Eureka! Logan Ledger Finds a Golden State

When delegates to the California State Constitutional Convention gathered at Monterey in the fall of 1849, they had a packed agenda. Namely, crafting a constitution and applying for statehood. But also on the docket was the adoption of a State Motto. For this, the assembly agreed upon the one-word declaration, Eureka. It is an ancient Greek word meaning “I found it,” a term made famous by Archimedes, the esteemed mathematician and astronomer who is reported to have run through the streets of Syracuse shouting it the day inspiration struck and he discovered a way to measure the density of gold.

For the California delegates, it was a prescient choice. The discovery of gold a year earlier at Sutter’s Mill was already transforming California—and the United States. In just a few years, more than 300,000 people would flood the territory in fevered pursuit of the precious metal. It was a seismic event in American history that ballooned California’s population, decimated the Indigenous one, juiced the national economy, and lodged into the American psyche forever the belief that overnight wealth and success was one good break away.

For nearly two centuries, the stream of immigrants into California hasn’t let up. After the actual gold ran out, it was the rich agricultural lands and oil fields, then Hollywood, Sunset Strip, Silicon Valley. Today, one out of every eight Americans is a Californian. And even in our hyper-cynical culture, the state’s glow of discovery and possibility still pulsates.

Logan Ledger’s sophomore album, Golden State, released Sept. 8, is a powerful study of that California Dream. Born and raised in Marin County and immersed in the music of the region and state from a young age, Ledger knows the subject well. He’s fond of the subject. And maybe because he’s lived away from it for about ten years, mostly in Nashville, his perspective is enhanced by a sense of distance, and longing.

Ledger didn’t set out to write an album about California, but he did want to situate the album expressly in California. “I mainly wanted to write a record with good songs, but set it in California, to make California the snow globe that the songs live in sonically. Because I’m from there and I grew up listening to that kind of stuff, I have a certain amount of familiarity with it, and it comes natural to who I am. I wanted to embrace that.”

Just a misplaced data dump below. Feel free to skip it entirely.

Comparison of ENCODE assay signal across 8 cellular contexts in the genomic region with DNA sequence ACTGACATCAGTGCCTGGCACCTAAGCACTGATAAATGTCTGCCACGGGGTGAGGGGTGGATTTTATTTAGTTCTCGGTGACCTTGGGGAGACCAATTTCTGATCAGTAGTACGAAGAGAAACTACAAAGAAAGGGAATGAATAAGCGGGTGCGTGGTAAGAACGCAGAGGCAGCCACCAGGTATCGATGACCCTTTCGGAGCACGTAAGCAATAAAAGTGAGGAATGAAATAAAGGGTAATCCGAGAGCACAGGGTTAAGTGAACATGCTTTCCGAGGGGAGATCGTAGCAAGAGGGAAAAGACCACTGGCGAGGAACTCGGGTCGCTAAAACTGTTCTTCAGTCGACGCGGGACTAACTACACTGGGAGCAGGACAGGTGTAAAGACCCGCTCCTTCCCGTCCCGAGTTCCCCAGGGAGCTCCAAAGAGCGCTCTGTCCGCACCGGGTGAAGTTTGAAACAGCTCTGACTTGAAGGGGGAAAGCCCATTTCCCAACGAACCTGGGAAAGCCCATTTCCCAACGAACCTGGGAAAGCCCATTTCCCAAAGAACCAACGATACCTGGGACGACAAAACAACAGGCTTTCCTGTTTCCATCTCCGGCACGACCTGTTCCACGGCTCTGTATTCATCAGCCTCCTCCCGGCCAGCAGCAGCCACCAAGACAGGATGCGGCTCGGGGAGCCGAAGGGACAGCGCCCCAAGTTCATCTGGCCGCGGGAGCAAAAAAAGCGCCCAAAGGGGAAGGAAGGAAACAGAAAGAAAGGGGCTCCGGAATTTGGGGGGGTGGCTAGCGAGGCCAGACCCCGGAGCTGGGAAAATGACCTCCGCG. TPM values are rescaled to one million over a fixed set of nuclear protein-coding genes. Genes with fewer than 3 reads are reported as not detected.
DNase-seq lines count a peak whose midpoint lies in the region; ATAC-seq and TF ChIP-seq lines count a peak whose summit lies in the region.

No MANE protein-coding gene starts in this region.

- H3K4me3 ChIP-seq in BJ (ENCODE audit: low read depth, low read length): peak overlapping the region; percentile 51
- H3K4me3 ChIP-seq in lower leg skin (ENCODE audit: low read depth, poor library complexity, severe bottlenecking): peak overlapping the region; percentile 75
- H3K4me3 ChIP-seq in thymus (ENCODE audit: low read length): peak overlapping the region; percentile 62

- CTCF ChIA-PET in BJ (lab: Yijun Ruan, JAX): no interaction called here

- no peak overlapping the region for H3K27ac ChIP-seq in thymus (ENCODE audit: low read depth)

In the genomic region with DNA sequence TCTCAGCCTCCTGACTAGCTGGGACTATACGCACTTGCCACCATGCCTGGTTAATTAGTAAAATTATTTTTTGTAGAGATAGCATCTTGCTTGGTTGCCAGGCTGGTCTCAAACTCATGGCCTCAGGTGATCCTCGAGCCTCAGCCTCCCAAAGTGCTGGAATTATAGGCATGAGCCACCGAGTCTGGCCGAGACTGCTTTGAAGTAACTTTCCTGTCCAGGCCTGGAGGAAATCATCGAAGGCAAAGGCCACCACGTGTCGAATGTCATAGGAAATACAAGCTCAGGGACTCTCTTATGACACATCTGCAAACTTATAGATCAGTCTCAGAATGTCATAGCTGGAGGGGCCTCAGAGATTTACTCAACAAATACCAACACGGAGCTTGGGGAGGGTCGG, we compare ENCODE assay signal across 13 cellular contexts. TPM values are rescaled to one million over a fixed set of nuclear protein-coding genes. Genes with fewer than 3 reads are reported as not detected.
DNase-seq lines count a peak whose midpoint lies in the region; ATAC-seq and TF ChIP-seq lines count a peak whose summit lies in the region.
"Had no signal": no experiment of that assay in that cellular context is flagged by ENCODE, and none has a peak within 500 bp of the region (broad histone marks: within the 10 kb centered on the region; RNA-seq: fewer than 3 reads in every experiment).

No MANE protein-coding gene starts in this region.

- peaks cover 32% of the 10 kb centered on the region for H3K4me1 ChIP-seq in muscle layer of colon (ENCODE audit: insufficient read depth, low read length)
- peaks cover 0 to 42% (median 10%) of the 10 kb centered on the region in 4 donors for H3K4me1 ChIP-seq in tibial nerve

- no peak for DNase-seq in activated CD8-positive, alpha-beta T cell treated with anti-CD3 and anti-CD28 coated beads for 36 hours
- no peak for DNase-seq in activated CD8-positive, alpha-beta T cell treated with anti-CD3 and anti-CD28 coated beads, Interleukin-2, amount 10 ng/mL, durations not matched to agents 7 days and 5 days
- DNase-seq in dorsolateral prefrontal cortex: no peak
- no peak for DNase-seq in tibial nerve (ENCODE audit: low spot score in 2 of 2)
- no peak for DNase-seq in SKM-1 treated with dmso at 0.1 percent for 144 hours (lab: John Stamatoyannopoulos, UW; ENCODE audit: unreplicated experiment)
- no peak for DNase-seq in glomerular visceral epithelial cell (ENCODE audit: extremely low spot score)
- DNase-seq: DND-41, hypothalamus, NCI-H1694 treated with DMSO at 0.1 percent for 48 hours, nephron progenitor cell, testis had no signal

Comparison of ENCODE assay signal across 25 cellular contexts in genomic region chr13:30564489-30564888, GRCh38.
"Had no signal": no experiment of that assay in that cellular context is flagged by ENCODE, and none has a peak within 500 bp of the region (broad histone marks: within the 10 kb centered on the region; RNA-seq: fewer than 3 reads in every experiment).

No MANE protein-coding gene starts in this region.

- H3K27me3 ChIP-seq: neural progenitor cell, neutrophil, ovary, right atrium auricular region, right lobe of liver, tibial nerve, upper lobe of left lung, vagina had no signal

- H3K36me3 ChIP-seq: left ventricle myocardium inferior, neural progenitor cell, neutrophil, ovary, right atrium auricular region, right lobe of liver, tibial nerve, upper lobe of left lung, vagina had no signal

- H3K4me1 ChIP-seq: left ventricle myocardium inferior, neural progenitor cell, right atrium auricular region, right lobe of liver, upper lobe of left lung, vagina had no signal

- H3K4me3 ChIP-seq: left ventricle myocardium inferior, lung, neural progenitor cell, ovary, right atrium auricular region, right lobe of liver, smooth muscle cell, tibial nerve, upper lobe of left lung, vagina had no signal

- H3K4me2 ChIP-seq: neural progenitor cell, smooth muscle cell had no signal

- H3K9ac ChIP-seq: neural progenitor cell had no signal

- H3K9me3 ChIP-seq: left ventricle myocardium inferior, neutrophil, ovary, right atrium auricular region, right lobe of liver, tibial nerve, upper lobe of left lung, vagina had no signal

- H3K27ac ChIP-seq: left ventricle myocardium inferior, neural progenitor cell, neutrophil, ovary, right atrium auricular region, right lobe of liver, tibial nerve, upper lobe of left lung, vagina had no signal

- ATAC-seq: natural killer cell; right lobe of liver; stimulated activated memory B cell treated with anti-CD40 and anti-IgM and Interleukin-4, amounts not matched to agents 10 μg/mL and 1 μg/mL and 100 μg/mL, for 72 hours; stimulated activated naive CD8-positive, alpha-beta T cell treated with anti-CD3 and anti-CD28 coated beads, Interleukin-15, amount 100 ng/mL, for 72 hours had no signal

On the title track—and across the album—he’s not really chasing the gleaming, external, Golden State. He’s trying to reach an internal one.

“We did everything with a love of California,” said Shooter Jennings, who produced the album. “We recorded it at Sunset Sound which is where all those old California albums were cut. From CSNY to Purple Rain. Logan’s record is a blend of country, folk and rock, but California was the common connection, the binding agent.”

The album’s real power, however, isn’t generated from its California-ness. It comes from Ledger’s willingness to write a personal record at a moment when he was reeling from the pandemic. The Ledger on this album is experiencing a range of emotions, and grappling with the deep uncertainty of the moment. Placing these sentiments amidst glittering California offers a compelling, jarring contrast, and a glimpse into Ledger’s artistic maturity. On the title track—and across the album—he’s not really chasing the gleaming, external, Golden State. He’s trying to reach an internal one.

“I was definitely feeling hopeless,” Ledger said. “My record was delayed twice, and finally came out April 4, 2020, right after the pandemic officially broke. There was no touring. No one was listening to the album. I wasn’t on any playlists. I was like, what the fuck am I going to do now? It was pretty bleak. I didn’t have anything going.”

Then in early 2021 he got a call from Shooter Jennings. The influential producer wanted to work with him. “It gave me a reason to think that I might have a life in music again. It ignited me,” Ledger said. He started writing songs that would end up on Golden State.

“We talked for hours at the beginning,” Jennings remembers. “We liked so much of the same music, and I felt for him. He had the most unlucky run of all time. Then he sent me some demos of new songs. He’s so talented. His voice alone should make him one of the most popular artists of the day, and that’s on top of his musical gifts.”

Jennings is far from alone in his assessment of Ledger’s talents. His first record was produced by T-Bone Burnett. Fellow artists speak highly of him, including Vincent Neil Emerson. Ledger opened for Emerson on a recent tour and is doing so again this fall. “I really believe Logan Ledger is one of the best singers and songwriters I’ve ever met,” Emerson said. “We’re living in a time when sincerity seems to be out of the norm, and creativity has taken a backseat to business. Logan’s music is about as real and sincere as you could get. Solid songwriting and a voice of gold. Not only is he a great artist, but he also happens to be a great human being. I’m proud to call him a friend.”